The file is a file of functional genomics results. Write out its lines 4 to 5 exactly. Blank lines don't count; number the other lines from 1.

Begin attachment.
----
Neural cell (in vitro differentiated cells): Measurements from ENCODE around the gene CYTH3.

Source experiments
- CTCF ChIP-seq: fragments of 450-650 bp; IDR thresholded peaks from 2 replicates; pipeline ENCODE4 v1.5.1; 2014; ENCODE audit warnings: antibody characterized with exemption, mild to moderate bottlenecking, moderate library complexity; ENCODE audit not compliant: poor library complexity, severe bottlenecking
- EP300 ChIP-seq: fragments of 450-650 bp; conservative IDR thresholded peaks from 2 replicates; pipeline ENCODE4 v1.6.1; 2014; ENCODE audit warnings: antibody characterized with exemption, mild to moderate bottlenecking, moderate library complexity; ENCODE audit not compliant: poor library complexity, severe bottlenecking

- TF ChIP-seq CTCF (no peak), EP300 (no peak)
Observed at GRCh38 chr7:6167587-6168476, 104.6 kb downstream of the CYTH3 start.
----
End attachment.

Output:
- EP300 ChIP-seq: fragments of 450-650 bp; conservative IDR thresholded peaks from 2 replicates; pipeline ENCODE4 v1.6.1; 2014; ENCODE audit warnings: antibody characterized with exemption, mild to moderate bottlenecking, moderate library complexity; ENCODE audit not compliant: poor library complexity, severe bottlenecking

- TF ChIP-seq CTCF (no peak), EP300 (no peak)